‘You haven’t got six thousand years this afternoon.’ ‘Half a minute of Revelation is worth a million years of know nothing… I’ll show you how to look at a picture, Cokey. Don’t look at it. Feel it with your eye… And first you feel the shapes in the flat – the patterns like a carpet… And then you feel it in the round… Not as if it were a picture of anyone, but a coloured and raised map. You feel all the rounds, the smooths, the sharp edges, the flats and the hollows, the lights and shades, the cools and warms. The colours and textures. There’s hundreds of little differences fitting in all together… And then you feel the bath, the chair, the towel, the carpet, the bed, the jug, the window, the fields and the woman as themselves. But not as any old jug and woman. But the jug of jugs and the woman of women. You feel jugs are like that and you never knew it before. Jugs and chairs can be very expressive…. (more Blake)….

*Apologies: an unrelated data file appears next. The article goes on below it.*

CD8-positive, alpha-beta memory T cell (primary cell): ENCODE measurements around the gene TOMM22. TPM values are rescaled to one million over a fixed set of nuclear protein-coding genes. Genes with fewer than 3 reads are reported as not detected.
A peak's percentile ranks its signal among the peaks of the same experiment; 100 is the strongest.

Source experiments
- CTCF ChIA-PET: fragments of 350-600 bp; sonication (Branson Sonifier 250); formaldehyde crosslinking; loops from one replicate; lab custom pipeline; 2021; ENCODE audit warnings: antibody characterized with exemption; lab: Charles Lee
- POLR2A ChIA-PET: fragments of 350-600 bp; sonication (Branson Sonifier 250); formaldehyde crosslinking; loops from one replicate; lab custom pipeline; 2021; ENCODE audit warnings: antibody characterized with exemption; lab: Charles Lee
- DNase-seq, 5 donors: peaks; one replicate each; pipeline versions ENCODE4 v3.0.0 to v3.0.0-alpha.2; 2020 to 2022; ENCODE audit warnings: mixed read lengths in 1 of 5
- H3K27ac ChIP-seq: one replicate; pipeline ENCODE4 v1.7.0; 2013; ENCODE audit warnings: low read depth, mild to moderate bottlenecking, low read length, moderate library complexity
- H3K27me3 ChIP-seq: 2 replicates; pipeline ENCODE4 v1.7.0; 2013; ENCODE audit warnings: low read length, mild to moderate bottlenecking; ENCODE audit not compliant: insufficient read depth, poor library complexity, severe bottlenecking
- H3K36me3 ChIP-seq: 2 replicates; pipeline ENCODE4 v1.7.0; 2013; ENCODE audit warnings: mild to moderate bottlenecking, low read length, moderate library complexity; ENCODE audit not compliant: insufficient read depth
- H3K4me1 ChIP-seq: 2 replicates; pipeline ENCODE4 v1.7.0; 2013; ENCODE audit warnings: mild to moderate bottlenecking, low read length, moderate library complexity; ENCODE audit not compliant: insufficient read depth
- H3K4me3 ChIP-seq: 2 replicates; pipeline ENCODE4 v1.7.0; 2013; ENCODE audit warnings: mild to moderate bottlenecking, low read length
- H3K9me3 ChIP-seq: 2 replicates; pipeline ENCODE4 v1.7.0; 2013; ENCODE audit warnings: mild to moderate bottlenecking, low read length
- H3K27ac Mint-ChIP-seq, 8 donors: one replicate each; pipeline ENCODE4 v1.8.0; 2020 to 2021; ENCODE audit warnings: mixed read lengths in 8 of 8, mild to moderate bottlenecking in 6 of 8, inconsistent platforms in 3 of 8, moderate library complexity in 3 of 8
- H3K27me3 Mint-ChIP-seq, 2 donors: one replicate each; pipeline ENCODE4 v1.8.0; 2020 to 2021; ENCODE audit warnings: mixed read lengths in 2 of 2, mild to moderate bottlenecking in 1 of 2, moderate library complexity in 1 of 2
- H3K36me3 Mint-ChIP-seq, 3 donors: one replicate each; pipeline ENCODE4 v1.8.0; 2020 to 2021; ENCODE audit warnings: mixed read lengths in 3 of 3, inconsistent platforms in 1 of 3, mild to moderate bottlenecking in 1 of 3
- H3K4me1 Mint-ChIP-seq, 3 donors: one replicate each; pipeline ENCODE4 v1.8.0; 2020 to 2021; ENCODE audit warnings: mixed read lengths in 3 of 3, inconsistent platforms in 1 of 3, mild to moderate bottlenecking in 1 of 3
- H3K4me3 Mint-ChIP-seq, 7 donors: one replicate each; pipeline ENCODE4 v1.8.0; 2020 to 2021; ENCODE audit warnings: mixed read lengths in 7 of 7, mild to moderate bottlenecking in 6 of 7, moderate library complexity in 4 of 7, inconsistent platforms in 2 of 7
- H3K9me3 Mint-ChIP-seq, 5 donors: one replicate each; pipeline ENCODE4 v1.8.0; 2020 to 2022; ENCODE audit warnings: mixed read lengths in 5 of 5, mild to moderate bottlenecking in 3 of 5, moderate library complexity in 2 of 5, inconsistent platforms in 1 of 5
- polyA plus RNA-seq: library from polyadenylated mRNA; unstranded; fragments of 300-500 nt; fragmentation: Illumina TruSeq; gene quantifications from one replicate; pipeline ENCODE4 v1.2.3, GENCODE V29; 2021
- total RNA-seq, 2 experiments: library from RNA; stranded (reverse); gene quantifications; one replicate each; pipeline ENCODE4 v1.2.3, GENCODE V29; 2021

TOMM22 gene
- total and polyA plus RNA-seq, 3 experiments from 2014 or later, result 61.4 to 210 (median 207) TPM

…. it means a jug can be a door if you open it. And a work of imagination opens it for you. And then you feel with all the women that ever lived and all the women that are ever going to live, and you feel their feeling while they are alone with themselves – in some chosen private place, bathing, drying, dressing, criticizing, touching, admiring themselves safe behind locked doors. Nothing there but women’s feeling and woman’s beauty and critical eye… ‘Why do you want to teach me?’ ‘I’m trying to teach you a big happiness.’

And the mind, where does the mind come in? It’s in there. But I ask you what is consciousness? What is rationality? Of course, there’s instrumental rationality, our 9 – 5 workaday mind, concerned with ends and means, the final product. But our minds are bigger than that. Too big for me, today.